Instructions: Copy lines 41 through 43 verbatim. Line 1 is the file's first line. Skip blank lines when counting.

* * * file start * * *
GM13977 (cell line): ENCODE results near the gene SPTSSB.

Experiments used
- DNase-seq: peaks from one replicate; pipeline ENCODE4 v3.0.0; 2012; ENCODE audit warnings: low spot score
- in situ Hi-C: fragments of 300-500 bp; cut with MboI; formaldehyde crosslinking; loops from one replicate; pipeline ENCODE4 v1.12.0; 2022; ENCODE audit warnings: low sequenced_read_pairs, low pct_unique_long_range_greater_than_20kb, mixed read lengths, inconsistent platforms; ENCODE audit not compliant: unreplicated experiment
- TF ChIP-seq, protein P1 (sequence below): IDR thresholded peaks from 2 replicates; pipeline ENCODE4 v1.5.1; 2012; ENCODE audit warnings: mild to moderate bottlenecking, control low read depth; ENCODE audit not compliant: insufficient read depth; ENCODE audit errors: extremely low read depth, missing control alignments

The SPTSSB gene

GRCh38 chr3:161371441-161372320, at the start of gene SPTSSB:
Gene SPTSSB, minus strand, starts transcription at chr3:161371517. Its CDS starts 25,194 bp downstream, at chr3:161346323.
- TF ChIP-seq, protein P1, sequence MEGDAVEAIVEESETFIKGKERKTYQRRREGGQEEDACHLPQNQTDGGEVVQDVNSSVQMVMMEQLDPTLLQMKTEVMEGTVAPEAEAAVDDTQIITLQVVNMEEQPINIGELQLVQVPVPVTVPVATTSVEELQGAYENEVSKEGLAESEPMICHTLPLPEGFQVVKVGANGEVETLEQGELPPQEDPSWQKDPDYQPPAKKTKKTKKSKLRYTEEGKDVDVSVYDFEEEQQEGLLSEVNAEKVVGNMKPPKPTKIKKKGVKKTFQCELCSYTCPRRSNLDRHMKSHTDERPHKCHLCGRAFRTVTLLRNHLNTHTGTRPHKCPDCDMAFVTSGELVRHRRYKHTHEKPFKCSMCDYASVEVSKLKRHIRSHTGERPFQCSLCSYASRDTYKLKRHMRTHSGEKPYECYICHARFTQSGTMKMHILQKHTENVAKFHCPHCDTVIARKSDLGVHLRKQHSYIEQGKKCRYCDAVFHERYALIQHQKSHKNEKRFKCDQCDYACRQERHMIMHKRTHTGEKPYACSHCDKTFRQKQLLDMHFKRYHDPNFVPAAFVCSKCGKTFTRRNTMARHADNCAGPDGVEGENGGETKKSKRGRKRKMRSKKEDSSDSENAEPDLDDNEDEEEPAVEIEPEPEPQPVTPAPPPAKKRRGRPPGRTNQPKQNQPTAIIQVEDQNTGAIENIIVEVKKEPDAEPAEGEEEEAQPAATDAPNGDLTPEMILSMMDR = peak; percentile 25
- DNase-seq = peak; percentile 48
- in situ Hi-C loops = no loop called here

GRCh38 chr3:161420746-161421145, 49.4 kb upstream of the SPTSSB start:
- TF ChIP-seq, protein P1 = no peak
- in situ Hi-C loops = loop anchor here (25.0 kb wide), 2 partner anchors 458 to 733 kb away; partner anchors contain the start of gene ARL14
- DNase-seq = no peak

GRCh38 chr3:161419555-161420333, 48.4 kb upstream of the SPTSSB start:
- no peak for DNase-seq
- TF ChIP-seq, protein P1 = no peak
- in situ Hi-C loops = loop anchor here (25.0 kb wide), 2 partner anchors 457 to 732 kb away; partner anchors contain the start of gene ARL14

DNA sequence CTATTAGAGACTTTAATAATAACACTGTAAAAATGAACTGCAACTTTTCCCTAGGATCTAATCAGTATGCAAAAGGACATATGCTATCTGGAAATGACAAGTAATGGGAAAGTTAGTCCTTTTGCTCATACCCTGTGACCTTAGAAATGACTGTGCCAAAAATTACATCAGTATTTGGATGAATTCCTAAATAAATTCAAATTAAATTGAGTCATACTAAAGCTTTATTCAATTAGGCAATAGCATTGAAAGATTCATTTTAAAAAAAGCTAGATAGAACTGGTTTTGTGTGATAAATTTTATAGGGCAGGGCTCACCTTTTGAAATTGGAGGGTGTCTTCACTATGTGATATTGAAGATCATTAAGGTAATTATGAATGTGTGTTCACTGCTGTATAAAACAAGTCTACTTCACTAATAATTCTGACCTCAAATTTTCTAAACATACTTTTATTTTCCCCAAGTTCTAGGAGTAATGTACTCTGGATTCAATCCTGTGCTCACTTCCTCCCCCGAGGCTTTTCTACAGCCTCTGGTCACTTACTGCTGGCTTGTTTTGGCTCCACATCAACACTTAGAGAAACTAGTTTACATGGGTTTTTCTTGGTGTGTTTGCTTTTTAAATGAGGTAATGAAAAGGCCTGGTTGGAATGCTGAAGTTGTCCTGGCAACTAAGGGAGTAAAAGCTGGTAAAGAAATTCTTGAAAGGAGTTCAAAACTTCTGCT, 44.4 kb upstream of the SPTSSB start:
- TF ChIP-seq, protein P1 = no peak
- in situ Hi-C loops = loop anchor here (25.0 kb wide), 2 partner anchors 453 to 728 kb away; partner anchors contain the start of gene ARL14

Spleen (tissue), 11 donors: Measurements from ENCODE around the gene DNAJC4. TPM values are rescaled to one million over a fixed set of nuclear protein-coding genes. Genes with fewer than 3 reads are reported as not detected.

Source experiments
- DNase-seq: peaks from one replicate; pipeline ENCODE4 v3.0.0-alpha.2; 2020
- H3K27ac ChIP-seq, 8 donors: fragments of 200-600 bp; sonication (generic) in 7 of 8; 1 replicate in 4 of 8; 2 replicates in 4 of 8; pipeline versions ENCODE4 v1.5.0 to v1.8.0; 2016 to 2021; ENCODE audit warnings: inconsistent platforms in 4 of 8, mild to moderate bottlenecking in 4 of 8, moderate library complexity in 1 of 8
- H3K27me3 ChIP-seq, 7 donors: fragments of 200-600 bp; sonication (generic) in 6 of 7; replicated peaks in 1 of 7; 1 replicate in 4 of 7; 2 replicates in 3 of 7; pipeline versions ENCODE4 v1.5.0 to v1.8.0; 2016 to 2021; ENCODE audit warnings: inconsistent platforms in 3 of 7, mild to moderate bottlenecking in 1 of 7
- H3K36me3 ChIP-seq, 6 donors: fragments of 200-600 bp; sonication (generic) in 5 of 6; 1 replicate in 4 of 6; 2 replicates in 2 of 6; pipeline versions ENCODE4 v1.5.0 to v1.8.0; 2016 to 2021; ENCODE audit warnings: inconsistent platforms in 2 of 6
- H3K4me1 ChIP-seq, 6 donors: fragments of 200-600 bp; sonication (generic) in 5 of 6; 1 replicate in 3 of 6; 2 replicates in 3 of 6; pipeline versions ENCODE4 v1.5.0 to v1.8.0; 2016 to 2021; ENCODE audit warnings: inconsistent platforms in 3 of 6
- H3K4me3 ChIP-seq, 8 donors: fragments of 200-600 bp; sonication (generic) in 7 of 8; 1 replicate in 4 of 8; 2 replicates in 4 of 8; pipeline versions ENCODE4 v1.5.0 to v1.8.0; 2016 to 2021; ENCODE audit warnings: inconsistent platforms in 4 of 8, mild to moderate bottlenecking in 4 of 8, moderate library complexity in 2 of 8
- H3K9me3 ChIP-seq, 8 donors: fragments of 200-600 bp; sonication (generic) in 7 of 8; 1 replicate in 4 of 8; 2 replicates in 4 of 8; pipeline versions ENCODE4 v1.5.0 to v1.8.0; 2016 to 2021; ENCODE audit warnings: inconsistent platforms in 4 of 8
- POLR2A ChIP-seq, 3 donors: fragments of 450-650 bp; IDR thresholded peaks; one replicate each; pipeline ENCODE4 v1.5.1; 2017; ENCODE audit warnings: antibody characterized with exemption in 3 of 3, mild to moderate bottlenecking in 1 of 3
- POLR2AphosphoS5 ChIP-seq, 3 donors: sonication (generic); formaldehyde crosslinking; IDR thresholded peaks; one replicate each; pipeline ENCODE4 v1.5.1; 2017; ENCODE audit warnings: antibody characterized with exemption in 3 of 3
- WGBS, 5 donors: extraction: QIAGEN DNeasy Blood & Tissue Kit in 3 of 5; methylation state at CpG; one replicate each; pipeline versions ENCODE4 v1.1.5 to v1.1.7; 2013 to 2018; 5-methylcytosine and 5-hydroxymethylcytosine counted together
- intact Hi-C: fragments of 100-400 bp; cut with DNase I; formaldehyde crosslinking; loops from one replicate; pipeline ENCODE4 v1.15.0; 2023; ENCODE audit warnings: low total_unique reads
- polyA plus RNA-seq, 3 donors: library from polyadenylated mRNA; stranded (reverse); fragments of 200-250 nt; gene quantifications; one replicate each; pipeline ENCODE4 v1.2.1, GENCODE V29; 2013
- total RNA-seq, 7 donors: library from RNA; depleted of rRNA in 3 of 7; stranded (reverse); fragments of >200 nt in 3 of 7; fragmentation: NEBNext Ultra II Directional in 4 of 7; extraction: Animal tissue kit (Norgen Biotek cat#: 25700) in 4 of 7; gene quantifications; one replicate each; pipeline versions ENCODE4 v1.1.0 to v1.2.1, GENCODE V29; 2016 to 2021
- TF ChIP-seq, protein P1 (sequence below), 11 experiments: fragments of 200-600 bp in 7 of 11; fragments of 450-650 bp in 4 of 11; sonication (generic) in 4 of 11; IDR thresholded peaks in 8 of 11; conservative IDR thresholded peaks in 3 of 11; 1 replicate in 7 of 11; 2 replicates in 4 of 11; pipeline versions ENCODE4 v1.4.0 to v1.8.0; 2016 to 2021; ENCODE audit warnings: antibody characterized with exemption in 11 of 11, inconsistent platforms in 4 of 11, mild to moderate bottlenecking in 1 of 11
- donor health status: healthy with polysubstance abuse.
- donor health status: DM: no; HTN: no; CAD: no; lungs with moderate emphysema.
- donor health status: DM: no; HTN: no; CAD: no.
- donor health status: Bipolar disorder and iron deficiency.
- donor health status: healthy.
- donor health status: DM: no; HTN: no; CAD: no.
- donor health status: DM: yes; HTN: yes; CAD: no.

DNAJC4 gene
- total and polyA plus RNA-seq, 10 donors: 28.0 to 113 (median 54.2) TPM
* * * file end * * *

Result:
- donor health status: DM: no; HTN: no; CAD: no.
- donor health status: Bipolar disorder and iron deficiency.
- donor health status: healthy.